Civil Rights

ACLU sues over Mississippi 'religious freedom' law, says it violates landmark SCOTUS marriage ruling

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Saying that the “religious freedom” statute set to take effect in Mississippi later this year would impose special “separate but unequal” rules on same-sex married couples, the American Civil Liberties Union filed suit against a state official Monday.

In the suit, Nykolas Alford and Stephen Thomas, a same-sex engaged couple, and the ACLU of Mississippi challenge on Fourteenth Amendment grounds the Protecting Freedom of Conscience from Government Discrimination Act, the Washington Post (reg. req.) reports.

The law, which is scheduled to take effect July 1, will allow businesses to refuse to provide services to same-sex couples in marriage-related matters—as well as allow practitioners to withhold counseling and medical services—based on religious objections. The law also allows court clerks to refuse to conduct same-sex marriage ceremonies, and establishes a registry for those who plan to opt out of doing so. Hence, the official in charge of that registry is the named defendant in the ACLU suit.

The complaint says the law, which is also known as House Bill 1523, is unconstitutional on its face, violating constitutional guarantees of due process and equal protection. The plaintiffs call on the federal court to enforce the U.S. Supreme Court’s landmark Obergefell v. Hodges ruling last year, contending that the Mississippi law eviscerates the marriage rights of same-sex couples.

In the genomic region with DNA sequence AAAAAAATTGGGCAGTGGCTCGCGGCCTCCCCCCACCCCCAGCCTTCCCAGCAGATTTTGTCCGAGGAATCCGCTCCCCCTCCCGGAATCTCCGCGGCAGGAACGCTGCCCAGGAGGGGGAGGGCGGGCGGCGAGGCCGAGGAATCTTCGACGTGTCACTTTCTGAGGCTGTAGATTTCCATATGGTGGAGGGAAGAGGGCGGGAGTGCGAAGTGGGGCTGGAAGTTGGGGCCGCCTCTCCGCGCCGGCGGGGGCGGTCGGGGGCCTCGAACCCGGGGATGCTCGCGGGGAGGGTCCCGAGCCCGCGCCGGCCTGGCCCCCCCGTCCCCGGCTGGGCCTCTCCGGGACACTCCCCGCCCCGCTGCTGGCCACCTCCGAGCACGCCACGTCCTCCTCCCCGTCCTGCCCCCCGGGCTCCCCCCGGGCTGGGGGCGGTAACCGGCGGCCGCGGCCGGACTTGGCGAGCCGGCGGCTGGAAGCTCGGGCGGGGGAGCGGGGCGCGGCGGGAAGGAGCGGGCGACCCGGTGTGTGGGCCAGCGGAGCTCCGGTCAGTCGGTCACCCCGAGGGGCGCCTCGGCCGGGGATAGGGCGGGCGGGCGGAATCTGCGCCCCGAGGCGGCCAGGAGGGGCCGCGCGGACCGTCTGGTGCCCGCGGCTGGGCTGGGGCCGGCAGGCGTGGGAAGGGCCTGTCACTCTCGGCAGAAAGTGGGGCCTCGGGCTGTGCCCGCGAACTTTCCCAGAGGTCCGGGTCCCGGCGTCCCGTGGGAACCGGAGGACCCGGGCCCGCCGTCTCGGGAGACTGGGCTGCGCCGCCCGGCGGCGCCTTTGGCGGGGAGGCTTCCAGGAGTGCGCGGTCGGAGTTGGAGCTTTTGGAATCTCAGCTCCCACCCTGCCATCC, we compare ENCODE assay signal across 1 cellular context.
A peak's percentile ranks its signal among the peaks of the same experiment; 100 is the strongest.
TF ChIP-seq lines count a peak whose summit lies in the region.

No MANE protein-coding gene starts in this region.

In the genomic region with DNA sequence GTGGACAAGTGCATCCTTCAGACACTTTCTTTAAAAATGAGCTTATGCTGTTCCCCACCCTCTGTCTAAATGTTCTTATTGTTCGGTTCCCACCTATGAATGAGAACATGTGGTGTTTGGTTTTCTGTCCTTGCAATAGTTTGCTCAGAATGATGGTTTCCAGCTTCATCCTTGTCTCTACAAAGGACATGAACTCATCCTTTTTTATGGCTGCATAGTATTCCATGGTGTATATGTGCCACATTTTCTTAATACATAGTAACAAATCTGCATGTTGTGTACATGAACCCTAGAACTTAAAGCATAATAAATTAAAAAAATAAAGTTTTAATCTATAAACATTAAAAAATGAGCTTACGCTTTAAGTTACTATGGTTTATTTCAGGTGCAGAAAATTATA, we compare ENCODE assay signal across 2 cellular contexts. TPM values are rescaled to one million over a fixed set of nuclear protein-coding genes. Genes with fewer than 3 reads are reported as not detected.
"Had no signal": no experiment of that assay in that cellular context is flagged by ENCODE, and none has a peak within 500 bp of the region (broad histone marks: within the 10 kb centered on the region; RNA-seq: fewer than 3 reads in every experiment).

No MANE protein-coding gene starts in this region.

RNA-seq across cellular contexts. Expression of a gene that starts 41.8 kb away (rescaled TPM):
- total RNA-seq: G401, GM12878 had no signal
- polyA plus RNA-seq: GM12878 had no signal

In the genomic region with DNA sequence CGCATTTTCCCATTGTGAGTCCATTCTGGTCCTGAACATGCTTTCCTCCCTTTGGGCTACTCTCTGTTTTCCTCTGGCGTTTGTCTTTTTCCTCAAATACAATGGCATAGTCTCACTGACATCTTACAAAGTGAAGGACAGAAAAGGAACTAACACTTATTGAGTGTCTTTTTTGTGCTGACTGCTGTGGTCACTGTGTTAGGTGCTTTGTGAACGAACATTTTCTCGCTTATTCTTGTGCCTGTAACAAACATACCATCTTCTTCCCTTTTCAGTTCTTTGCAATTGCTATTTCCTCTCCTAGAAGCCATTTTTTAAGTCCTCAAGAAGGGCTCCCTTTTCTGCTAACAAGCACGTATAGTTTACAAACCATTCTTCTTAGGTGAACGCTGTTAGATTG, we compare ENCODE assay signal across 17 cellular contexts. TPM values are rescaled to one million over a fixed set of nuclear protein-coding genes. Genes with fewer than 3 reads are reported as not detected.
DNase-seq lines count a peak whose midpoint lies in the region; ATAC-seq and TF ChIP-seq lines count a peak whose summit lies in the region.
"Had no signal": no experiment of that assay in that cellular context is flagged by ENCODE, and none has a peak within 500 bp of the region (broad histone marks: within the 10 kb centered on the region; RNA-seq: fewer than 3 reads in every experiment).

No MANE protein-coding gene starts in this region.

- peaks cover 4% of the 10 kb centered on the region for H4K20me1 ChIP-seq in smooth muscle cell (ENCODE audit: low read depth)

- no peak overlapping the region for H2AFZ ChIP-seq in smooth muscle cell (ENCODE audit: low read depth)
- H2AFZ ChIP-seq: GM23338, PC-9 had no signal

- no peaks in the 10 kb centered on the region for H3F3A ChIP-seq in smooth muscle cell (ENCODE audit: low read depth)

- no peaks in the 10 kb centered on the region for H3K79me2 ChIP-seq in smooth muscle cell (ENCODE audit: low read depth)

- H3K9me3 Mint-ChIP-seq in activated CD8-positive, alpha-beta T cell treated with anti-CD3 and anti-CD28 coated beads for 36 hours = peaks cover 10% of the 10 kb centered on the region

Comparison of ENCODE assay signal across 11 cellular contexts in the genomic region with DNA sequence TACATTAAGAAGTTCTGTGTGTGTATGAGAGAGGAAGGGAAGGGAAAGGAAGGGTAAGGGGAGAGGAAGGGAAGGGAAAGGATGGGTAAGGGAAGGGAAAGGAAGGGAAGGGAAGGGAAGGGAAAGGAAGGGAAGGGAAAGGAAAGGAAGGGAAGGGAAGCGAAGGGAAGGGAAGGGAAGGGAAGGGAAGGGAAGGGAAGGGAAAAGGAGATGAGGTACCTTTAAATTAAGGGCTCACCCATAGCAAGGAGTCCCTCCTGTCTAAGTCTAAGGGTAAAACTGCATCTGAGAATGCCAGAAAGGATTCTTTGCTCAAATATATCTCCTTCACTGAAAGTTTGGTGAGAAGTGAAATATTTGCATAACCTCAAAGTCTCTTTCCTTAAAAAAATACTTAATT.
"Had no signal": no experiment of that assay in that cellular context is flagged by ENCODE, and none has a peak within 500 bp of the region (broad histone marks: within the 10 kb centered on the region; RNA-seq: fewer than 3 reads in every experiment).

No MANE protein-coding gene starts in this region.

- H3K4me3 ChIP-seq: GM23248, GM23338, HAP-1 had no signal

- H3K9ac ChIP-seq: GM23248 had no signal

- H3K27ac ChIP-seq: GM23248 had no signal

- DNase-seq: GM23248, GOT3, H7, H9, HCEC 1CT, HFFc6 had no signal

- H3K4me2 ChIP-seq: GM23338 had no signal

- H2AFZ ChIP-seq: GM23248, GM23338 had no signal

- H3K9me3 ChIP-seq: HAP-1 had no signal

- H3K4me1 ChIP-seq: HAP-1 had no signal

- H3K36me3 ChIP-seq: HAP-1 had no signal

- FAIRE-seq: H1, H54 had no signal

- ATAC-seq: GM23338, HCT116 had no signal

One of the rationales behind the law is that same-sex couples can still get the same services from someone else who does not object to providing them. However, this puts same-sex couples in a “second-tier” category in which they are routinely subject to discrimination in a wide range of activities including celebrating anniversaries, adopting children and seeking medical care for fertility issues, the ACLU suit says.

“Even if no discrimination actually occurs, the second-tier status tells all persons with whom same-sex couples interact, including their own children, that their marriage is less worthy than the marriages of others.”

Filed in federal court in Jackson, the suit seeks a declaratory judgment that the law is unconstitutional and court orders banning its enforcement.

Mississippi Gov. Phil Bryant, a Republican, signed the law into effect in April. He said through a spokesman Monday that the ACLU is “trying to use the federal court system to push its liberal agenda,” CNN reports. “Instead of cherry-picking causes popular with the radical left, the ACLU should allocate its resources defending all civil liberties,” the governor said.

Bryant said when he signed the bill that it was “designed in the most targeted manner possible to prevent government interference in the lives of the people from which all power to the state is derived.”

The Associated Press and the Jackson Free Press also have stories.

Related coverage: “New Mississippi law lets those with ‘deeply held religious beliefs’ refuse service to LGBT community”

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